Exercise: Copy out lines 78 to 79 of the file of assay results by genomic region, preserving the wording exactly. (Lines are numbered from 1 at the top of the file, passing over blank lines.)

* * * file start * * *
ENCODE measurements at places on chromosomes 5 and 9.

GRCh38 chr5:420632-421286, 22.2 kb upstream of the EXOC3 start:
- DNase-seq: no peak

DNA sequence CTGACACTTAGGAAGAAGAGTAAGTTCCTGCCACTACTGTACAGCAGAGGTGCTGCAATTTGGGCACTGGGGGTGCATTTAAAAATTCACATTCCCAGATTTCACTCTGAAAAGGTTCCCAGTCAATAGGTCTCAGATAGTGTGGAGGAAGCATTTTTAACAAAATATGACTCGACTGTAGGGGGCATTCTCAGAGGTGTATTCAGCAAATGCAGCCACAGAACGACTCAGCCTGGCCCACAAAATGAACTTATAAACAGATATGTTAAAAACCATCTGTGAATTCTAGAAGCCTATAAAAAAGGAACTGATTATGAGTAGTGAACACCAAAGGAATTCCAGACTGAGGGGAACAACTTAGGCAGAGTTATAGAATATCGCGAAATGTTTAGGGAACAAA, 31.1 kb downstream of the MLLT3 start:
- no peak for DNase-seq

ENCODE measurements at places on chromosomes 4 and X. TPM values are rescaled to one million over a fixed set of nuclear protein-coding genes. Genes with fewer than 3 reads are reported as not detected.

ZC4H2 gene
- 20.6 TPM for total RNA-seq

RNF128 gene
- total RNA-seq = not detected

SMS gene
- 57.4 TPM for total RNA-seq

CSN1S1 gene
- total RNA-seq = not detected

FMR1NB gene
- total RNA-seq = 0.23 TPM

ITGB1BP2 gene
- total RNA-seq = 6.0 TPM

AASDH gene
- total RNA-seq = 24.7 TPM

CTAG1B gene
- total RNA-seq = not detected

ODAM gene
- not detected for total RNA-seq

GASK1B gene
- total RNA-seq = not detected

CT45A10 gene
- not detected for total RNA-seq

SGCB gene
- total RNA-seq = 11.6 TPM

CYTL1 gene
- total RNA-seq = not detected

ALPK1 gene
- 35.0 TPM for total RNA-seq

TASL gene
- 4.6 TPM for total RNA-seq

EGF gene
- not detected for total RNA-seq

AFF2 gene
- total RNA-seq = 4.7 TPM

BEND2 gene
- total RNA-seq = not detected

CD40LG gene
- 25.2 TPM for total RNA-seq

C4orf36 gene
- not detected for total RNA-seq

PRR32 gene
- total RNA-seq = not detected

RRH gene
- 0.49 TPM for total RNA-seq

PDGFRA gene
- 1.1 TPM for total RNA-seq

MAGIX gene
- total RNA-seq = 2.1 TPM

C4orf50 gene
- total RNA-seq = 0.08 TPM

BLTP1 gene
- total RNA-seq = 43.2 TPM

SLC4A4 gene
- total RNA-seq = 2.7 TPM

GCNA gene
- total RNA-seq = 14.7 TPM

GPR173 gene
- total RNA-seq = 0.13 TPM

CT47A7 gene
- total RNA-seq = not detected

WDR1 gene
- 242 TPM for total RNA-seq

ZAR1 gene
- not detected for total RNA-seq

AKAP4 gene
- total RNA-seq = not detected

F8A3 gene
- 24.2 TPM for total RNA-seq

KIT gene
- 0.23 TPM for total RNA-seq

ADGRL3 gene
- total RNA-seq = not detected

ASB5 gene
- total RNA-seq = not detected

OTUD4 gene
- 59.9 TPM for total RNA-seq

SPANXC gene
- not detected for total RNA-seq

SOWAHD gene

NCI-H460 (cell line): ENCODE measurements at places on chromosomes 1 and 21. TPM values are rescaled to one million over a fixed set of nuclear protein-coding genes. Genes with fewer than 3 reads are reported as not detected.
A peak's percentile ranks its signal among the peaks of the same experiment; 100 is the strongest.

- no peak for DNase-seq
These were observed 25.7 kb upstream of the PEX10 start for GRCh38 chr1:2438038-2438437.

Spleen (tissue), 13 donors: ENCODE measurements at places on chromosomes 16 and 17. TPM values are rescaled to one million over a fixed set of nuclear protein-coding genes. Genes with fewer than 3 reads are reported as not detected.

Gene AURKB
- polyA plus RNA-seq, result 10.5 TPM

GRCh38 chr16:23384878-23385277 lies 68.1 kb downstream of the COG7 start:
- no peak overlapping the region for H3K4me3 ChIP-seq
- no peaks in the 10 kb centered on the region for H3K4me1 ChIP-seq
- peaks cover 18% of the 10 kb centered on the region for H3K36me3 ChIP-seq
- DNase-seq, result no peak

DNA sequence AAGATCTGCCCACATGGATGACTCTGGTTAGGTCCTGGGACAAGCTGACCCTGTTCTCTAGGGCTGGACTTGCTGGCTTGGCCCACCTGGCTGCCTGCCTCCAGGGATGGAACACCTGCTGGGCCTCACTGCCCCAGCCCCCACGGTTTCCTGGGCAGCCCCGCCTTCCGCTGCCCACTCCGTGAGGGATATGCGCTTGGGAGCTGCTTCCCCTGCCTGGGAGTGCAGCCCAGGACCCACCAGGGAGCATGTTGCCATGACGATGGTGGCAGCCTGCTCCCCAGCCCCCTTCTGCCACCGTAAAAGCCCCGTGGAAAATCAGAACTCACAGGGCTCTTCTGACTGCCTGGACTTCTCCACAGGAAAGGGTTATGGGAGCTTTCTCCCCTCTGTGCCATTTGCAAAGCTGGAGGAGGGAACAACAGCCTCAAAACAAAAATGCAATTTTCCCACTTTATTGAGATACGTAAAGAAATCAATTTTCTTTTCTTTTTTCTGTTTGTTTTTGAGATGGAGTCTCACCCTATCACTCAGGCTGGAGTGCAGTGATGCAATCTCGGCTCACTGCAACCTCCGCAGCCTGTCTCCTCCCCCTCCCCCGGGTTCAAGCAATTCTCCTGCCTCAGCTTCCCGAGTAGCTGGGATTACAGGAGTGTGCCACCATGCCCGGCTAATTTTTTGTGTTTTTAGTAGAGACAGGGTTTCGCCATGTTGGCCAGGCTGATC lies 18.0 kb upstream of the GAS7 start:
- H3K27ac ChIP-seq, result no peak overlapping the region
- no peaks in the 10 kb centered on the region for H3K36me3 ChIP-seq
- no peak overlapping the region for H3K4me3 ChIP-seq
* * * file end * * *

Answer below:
- total RNA-seq = not detected

ASB5 gene